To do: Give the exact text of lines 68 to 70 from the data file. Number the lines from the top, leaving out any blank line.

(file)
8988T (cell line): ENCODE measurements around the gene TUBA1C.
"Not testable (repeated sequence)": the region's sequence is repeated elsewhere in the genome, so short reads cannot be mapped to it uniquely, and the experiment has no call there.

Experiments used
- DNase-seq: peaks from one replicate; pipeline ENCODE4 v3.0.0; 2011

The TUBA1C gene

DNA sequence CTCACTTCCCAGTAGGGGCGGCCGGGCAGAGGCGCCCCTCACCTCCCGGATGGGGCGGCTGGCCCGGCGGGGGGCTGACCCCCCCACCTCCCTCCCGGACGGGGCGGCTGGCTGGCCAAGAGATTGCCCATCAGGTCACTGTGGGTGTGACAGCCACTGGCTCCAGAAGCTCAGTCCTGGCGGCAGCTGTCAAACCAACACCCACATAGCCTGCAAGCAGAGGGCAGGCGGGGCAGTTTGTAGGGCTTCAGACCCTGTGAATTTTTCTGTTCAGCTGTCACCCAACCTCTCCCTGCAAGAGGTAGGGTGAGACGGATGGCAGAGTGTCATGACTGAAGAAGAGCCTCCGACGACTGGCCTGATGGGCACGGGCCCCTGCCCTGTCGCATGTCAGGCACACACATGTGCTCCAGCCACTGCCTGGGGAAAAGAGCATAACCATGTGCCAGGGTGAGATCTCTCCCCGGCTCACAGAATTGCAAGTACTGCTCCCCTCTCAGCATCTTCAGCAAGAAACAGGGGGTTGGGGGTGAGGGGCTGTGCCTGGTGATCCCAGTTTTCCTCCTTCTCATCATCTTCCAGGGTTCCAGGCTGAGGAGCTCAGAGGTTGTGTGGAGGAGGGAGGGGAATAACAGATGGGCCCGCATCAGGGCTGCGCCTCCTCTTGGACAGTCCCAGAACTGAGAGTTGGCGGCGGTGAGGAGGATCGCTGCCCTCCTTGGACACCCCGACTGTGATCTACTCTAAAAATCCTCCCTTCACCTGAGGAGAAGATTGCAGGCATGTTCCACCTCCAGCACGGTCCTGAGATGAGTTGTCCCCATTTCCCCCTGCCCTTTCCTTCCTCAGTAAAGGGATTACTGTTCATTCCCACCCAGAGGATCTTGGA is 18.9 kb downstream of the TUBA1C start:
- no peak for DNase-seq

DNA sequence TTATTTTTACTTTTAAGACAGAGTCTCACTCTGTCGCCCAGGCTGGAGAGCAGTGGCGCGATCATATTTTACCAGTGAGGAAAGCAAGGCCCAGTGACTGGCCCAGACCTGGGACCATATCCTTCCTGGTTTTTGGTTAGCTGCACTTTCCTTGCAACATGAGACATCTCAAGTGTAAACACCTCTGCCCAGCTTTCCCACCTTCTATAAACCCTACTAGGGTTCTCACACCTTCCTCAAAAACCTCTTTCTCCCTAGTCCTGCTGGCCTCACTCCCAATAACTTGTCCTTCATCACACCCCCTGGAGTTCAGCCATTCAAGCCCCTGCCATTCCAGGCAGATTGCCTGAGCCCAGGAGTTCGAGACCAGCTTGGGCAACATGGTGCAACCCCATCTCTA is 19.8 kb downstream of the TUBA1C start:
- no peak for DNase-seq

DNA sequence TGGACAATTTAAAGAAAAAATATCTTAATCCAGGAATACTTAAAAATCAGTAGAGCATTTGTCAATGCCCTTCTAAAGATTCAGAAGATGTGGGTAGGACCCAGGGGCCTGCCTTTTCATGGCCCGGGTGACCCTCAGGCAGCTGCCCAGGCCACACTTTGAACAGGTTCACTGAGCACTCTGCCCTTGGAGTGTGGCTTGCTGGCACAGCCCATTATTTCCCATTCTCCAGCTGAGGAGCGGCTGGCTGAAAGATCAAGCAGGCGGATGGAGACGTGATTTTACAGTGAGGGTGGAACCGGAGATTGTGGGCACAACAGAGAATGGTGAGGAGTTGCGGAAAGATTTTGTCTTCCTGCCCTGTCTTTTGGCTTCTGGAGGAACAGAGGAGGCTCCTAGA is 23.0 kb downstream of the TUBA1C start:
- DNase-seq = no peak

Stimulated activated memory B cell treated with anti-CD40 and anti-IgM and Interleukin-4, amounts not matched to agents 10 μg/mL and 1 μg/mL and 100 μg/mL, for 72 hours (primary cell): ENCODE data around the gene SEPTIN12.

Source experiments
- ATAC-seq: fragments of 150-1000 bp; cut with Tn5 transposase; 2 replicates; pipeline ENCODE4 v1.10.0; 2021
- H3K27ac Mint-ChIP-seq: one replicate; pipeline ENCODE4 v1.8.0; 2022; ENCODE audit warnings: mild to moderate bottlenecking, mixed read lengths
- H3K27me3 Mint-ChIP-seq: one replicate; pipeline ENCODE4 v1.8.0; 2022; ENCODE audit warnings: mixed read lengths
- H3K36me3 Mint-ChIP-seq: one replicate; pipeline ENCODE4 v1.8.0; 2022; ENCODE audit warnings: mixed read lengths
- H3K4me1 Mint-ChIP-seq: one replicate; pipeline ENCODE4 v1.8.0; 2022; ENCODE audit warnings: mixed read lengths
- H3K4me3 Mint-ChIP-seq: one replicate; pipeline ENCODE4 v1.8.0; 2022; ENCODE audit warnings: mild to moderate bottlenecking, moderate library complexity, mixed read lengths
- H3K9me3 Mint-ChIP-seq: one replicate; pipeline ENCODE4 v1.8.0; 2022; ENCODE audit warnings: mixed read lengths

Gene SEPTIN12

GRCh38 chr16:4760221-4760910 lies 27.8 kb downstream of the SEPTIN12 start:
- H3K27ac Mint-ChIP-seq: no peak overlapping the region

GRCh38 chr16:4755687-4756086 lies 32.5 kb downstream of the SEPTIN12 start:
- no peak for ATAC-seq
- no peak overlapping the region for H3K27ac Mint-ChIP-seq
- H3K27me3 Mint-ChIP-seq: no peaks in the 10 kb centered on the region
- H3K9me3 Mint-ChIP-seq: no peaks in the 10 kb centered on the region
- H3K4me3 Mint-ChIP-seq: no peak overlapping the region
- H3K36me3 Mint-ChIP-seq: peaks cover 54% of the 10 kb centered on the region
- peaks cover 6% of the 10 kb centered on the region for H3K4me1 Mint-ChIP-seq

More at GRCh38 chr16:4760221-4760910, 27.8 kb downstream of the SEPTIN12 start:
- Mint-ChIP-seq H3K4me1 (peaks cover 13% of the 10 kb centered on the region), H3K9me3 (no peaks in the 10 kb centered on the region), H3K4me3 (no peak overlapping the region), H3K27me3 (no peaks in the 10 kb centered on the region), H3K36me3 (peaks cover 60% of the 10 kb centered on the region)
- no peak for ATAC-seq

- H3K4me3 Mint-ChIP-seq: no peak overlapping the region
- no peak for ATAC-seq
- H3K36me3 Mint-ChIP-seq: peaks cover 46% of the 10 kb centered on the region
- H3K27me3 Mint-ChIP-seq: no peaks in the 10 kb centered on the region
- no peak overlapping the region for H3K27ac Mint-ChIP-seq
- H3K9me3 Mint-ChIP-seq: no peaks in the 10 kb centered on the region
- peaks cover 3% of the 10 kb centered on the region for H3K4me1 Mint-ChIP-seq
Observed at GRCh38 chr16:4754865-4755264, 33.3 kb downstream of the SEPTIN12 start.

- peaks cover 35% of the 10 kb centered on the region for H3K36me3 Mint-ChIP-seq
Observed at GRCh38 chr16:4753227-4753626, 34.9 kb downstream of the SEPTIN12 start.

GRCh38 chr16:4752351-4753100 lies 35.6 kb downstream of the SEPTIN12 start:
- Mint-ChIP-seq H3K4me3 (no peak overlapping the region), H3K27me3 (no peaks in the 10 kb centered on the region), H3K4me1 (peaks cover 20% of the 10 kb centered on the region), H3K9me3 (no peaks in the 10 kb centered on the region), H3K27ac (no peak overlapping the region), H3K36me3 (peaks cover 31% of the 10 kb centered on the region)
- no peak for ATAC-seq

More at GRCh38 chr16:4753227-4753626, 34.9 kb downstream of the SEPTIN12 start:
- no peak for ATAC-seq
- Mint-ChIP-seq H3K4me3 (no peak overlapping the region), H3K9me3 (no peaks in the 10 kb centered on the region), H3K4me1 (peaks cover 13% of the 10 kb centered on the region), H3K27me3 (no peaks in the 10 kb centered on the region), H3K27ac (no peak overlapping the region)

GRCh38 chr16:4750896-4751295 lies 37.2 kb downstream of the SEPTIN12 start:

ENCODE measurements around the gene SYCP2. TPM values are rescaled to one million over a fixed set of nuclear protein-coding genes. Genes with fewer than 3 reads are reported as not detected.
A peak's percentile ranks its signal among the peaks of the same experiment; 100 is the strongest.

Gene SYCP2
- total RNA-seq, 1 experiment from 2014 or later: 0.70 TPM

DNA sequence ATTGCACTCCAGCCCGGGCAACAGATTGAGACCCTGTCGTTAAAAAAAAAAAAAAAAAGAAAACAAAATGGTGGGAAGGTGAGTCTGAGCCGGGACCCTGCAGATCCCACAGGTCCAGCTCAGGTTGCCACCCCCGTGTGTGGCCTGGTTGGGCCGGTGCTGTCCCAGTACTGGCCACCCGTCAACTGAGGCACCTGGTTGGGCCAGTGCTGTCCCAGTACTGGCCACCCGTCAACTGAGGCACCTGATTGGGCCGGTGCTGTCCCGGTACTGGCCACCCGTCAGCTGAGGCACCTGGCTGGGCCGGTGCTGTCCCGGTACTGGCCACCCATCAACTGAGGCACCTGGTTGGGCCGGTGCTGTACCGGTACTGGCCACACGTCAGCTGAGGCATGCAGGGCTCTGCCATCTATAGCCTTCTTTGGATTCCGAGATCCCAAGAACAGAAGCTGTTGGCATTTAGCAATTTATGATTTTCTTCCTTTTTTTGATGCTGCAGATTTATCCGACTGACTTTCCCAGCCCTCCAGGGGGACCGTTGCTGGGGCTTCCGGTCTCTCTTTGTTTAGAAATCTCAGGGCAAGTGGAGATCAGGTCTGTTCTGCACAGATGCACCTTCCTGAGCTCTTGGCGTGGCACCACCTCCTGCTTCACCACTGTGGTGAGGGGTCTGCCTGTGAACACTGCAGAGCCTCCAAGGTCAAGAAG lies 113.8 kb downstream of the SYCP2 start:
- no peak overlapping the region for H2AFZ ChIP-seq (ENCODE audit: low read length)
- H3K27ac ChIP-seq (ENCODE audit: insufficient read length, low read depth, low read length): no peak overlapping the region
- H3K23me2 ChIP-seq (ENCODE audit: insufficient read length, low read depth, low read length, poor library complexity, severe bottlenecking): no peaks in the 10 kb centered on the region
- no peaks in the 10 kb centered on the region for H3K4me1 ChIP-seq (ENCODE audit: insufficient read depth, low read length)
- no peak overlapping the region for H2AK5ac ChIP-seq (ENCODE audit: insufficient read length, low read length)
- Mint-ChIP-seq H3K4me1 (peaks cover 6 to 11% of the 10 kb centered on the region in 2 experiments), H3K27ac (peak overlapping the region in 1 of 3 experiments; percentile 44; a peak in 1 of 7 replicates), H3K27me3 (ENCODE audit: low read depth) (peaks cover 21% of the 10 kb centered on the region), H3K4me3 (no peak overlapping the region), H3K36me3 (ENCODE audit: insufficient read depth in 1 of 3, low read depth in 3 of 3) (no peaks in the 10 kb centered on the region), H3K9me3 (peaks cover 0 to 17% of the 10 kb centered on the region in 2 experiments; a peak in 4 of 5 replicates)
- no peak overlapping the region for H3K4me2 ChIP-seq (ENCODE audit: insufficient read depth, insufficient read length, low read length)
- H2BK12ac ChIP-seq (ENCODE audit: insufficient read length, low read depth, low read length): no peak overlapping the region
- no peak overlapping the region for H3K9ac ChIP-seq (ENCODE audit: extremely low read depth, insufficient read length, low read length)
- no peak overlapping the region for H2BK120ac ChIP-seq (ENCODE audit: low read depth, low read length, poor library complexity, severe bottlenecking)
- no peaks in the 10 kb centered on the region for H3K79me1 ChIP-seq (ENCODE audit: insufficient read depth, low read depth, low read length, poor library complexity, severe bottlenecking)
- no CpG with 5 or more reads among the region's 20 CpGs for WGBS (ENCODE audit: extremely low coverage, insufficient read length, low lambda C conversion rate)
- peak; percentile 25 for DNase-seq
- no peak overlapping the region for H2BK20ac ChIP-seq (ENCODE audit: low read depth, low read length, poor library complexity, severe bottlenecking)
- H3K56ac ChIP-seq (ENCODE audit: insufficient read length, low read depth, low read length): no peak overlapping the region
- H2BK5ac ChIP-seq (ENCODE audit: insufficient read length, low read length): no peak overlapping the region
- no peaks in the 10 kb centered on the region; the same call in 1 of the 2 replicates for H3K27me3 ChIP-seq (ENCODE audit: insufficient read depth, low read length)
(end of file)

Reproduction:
- no CpG with 5 or more reads among the region's 20 CpGs for WGBS (ENCODE audit: extremely low coverage, insufficient read length, low lambda C conversion rate)
- peak; percentile 25 for DNase-seq
- no peak overlapping the region for H2BK20ac ChIP-seq (ENCODE audit: low read depth, low read length, poor library complexity, severe bottlenecking)